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M00380 - The Daily Citizen, Vicksburg, Mississippi July 2, 1863 wallpaper edition

Item Number: M00380

Item Title: The Daily Citizen, Vicksburg, Mississippi July 2, 1863 wallpaper edition

Price: $1500

Shipping: Not included

Provenance: CS

Model:

Type:

Book:

Location Recovered:

Description:This is arguably the most famous newspaper edition of the Civil War. It is extremely desirable and few are known. 4 are in the Library of Congress, including 2 of this type:

https://www.loc.gov/rr/news/circulars/dailycitizen.html

When Vicksburg fell, this edition was still on the presses to be printed on the reverse of old wallpaper because paper was in such scarce supply. Union soldiers removed the end section and replaced the type with this text:

NOTE
July 4, 1863

Two days bring about great changes, The banner of the Union floats over Vicksburg. Gen. Grant has "caught the rabbit:" he has dined in Vicksburg, and he did bring his dinner with him. The "Citizen" lives to see it. For the last time it appears on "Wall-paper." No more will it eulogize the luxury of mule-meat and fricassed kitten -- urge Southern warriors to such diet never-more. This is the last wall-paper edition, and is, excepting this note, from the types as we found them. It will be valuable hereafter as a curiosity.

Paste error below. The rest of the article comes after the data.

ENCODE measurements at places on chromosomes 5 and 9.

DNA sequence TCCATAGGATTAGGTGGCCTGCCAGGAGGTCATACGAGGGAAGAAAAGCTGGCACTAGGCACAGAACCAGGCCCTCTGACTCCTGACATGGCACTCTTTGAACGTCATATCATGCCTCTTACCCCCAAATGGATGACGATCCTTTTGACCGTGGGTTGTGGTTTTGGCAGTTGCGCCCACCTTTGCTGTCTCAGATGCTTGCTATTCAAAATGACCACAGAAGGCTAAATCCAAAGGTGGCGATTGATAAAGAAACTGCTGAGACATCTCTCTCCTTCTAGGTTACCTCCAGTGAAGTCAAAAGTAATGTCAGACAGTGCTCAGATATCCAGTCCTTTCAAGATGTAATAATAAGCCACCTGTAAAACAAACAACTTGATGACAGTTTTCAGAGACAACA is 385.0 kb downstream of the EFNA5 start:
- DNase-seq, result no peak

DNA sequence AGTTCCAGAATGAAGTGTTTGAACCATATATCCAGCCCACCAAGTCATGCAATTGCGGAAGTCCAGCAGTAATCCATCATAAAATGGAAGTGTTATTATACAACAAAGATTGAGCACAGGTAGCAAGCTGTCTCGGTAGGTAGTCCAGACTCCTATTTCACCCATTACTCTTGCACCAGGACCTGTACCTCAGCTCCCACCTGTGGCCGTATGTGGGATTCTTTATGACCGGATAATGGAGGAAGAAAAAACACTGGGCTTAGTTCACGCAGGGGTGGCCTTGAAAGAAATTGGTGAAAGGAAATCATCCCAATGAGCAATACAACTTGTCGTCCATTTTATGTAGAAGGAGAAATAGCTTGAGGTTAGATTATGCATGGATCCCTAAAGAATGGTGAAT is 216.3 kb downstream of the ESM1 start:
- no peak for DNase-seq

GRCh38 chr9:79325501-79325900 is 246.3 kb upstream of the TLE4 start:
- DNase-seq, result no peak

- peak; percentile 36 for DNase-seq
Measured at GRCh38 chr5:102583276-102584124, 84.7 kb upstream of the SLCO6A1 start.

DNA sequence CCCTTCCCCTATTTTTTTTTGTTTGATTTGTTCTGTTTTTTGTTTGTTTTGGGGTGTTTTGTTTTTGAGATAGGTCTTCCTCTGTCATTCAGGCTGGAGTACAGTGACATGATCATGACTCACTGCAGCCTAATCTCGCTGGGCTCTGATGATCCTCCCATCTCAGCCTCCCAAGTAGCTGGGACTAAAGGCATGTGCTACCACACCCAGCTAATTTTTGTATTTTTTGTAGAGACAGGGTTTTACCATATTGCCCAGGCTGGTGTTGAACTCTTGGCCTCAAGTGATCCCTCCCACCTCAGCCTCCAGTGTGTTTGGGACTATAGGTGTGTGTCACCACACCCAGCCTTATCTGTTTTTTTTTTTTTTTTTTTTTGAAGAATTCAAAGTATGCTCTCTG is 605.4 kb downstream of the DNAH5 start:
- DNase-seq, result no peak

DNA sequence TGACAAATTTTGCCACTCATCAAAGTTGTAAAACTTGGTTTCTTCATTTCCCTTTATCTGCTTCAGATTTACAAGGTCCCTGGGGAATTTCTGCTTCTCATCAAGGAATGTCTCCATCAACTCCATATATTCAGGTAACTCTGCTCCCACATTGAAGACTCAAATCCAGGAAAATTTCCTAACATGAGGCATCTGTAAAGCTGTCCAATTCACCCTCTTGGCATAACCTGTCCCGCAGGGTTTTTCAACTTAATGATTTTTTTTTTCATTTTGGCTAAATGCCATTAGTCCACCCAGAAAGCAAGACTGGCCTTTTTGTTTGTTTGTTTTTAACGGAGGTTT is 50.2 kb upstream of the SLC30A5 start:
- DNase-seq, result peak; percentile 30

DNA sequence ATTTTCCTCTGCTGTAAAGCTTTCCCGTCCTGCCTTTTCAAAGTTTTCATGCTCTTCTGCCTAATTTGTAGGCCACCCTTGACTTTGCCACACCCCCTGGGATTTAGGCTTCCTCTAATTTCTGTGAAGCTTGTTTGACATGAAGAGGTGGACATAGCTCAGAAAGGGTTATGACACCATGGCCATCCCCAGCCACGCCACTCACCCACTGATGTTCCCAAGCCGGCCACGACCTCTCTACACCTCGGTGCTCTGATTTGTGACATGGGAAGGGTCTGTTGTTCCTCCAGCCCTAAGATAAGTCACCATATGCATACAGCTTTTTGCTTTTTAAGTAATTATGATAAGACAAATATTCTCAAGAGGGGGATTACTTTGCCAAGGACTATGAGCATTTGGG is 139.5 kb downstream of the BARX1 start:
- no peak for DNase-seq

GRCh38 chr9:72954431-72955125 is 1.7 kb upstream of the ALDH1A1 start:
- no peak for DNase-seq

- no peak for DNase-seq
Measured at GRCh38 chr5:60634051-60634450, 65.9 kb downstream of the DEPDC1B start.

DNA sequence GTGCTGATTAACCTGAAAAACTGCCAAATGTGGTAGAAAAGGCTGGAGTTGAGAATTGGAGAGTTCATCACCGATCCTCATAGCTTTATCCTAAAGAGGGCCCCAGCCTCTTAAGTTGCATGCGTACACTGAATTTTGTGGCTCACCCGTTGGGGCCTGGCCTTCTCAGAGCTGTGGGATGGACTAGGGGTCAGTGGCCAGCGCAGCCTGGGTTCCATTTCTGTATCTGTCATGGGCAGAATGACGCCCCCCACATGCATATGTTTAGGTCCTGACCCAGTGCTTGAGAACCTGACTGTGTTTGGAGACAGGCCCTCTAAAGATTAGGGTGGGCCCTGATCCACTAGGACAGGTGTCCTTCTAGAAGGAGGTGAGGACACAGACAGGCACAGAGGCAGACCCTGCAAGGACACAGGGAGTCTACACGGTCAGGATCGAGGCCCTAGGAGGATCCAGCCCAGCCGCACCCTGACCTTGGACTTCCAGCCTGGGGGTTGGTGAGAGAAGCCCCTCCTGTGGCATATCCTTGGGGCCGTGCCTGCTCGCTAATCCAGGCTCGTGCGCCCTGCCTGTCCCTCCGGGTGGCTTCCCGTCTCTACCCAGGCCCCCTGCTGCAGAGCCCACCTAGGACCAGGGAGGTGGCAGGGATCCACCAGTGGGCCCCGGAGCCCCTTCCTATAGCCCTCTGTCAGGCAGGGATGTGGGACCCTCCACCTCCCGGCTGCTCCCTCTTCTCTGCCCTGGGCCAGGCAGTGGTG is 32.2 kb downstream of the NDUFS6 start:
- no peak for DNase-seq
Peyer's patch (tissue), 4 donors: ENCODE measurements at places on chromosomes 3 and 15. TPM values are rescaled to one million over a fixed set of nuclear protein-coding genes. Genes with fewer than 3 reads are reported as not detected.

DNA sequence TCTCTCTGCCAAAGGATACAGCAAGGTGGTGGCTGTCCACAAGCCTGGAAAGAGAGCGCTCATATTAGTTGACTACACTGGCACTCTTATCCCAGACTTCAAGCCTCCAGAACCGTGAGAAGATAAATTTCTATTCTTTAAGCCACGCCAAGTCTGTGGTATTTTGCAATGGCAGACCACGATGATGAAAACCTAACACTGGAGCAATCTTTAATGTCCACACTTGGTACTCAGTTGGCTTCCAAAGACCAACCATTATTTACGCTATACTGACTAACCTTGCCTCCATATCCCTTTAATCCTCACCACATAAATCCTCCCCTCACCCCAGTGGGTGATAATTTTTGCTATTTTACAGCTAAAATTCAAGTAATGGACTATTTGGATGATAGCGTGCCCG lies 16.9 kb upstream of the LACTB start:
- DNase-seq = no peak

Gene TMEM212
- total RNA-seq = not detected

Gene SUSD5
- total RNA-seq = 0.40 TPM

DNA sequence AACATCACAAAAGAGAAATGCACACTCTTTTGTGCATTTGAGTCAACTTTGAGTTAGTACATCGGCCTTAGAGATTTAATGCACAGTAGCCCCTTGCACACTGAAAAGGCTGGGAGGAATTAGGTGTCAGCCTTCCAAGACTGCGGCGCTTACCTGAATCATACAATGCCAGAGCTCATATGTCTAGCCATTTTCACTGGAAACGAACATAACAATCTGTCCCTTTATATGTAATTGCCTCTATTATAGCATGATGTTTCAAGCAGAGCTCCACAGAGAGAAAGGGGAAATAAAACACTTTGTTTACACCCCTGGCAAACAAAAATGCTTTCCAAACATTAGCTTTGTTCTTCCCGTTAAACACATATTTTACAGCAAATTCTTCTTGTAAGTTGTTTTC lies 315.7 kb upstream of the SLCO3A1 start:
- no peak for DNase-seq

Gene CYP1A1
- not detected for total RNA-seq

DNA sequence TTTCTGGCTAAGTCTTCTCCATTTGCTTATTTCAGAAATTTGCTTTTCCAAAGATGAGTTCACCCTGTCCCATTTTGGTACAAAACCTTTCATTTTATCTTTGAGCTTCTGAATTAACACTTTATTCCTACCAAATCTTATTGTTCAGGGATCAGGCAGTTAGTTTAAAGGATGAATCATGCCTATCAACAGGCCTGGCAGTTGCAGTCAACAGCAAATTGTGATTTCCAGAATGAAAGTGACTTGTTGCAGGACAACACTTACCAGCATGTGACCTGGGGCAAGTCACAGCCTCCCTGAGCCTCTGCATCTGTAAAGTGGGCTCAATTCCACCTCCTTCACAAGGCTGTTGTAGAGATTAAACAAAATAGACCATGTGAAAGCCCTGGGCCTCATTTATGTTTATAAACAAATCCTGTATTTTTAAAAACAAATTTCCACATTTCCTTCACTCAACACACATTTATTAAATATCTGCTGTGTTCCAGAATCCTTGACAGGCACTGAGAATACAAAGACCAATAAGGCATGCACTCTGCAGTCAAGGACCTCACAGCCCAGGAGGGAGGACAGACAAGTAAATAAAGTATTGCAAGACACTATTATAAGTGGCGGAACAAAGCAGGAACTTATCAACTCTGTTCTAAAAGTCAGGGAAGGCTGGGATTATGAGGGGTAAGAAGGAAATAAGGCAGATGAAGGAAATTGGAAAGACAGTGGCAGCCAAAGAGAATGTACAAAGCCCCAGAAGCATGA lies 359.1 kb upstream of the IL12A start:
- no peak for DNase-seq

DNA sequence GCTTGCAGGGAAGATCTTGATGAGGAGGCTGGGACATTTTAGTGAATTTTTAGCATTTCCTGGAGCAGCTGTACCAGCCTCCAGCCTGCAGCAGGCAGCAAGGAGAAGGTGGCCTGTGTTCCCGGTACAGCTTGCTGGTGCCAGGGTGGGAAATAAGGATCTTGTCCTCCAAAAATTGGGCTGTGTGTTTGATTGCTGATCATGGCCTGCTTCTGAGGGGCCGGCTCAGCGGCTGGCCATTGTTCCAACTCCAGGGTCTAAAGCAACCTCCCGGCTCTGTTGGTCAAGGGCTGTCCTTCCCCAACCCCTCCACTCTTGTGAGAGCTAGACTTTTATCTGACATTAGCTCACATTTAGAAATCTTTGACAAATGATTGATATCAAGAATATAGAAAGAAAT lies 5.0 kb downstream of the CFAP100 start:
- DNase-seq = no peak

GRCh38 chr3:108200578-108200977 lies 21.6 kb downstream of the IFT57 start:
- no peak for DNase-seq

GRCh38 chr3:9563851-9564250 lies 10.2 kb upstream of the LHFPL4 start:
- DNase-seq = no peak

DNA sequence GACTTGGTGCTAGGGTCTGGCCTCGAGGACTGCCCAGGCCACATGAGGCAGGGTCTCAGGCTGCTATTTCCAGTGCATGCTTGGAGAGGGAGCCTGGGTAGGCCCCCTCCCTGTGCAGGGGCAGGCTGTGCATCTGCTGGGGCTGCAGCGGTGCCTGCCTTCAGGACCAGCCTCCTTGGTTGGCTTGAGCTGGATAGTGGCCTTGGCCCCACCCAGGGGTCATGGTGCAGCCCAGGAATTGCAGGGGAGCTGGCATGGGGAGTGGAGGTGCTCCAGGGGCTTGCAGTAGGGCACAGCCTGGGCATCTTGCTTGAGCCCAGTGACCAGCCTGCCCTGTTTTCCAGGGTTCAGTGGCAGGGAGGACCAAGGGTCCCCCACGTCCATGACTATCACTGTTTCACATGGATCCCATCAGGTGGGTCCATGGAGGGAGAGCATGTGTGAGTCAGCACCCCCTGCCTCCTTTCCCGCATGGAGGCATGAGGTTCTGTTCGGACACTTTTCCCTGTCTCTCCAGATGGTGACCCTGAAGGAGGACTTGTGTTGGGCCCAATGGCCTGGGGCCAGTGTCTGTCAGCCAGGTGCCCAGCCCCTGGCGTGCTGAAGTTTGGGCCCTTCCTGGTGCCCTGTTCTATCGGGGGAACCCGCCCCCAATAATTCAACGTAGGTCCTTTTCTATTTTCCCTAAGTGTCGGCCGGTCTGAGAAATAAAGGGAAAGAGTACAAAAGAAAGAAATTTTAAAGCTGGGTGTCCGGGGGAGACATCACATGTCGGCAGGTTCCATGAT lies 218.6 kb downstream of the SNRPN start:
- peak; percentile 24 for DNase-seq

This one was read with glee by Union soldier John Carey of Westfield, NY in Company E of the 112th Volunteers.

https://www.nps.gov/civilwar/search-soldiers-detail.htm?soldierId=D1F3E58A-DC7A-DF11-BF36-B8AC6F5D926A

Private Carey enjoyed this so much that he folded it up and mailed it home to his sister, and somewhere soon after it was placed in this double sided frame with the old brown ink note about its provenance.

This newspaper is extremely desirable and has been copied countless times. Following the link above to the Library of Congress yields the tests to see if this is an original or not. This copy passes all the tests except the mispelling of the words "secossion" and "whisttle." These were obviously corrected for a second printing, likely the same day or the next as the soldiers all clamored for this hilarious piece of history. 2 of the 4 copies in the Library of Congress have these spelling errors corrected just like this "second edition" version.


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